‘Having dyslexia has taught me to develop innovative organisational and time management skills to assist with my short term memory recall and forward planning.’
- Equal Opportunities monitoring forms – these are not usually used to judge your application and are often detached before reaching the selectors. They usually include questions about your ethnic background, gender, age, disabilities and are used to monitor the range of applicants.
- CV and covering letter – the covering letter is a good place to raise any extra issues relevant to your application but do not centre the letter on the issue. For example, in a covering letter for a teaching post you could include:
‘In addition to the skills and qualities that I have already outlined, my own experiences of dyslexia will enable me to empathise with dyslexic pupils as well as providing students with a positive role model.’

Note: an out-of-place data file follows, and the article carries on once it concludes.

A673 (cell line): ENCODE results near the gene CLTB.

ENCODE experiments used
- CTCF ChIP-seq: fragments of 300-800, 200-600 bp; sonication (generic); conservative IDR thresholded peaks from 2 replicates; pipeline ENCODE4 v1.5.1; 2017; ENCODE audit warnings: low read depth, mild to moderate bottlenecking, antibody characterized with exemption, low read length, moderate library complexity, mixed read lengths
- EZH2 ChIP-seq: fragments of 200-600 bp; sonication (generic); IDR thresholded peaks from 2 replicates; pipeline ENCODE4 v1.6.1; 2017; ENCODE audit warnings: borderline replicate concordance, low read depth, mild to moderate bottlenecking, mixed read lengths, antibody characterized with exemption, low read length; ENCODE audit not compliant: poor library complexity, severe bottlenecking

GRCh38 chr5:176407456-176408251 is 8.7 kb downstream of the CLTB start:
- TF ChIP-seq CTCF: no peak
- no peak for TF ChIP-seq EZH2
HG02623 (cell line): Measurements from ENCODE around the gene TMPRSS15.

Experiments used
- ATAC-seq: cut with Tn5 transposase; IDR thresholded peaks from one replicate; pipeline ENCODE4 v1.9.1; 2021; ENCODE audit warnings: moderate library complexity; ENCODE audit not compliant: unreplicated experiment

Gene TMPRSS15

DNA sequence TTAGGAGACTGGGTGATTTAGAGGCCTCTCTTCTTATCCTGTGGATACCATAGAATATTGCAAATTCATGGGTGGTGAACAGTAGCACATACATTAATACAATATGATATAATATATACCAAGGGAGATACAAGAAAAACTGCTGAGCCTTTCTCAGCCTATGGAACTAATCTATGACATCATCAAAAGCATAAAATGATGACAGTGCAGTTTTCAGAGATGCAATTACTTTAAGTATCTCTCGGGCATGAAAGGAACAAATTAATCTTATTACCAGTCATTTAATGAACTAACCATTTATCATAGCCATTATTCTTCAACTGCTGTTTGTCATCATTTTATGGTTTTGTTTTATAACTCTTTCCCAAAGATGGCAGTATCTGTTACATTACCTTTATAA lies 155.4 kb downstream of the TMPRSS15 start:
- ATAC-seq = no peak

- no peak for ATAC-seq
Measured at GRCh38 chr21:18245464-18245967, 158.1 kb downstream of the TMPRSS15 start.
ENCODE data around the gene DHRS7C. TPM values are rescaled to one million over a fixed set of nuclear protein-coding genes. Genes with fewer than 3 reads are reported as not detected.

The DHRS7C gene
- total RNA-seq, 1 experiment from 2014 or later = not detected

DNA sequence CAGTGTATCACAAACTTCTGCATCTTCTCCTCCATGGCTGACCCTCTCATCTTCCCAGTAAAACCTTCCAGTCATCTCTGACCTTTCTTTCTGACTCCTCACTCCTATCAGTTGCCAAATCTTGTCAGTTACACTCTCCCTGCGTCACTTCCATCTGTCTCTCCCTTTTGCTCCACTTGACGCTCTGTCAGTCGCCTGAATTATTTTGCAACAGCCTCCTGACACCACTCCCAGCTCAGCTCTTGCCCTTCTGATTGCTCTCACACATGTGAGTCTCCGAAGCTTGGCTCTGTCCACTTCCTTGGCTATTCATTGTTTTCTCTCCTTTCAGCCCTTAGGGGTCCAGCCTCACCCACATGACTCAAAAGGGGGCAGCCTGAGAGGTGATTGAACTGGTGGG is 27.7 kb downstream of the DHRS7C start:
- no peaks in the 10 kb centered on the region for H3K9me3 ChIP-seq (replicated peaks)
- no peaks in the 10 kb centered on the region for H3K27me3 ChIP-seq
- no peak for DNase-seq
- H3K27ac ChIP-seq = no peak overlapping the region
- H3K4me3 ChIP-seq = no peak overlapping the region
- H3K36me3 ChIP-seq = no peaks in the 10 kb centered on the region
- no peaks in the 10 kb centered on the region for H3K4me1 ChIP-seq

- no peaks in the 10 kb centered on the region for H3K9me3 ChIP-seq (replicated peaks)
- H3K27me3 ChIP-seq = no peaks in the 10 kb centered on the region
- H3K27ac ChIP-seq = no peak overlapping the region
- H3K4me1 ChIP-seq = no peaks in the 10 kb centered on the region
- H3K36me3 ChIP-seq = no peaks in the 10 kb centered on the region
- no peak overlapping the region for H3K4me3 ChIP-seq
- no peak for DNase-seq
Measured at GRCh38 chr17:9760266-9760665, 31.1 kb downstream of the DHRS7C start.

- Interview – your opportunity to demonstrate that you meet the job criteria focusing on your abilities, knowledge, and experience. The employer has called you for an interview because from the information you have provided on your application form or CV they like what they see. An interview allows you to expand on the beneficial effects your dyslexia has had on your life, in a two-way conversation. It provides a means for the employer to understand your dyslexia and allay any concerns.
- Assessment Centres – written exercises or psychometric tests are often used in graduate recruitment and sometimes for industrial placements or summer internships. Depending on the strength of your dyslexia it is often a very good idea to inform the employer beforehand if you have not already done so. Extra time is often allowed (usually 25%) and you may be able to take the tests in a different room. Tell the employer well in advance of the interview so they can make the necessary arrangements.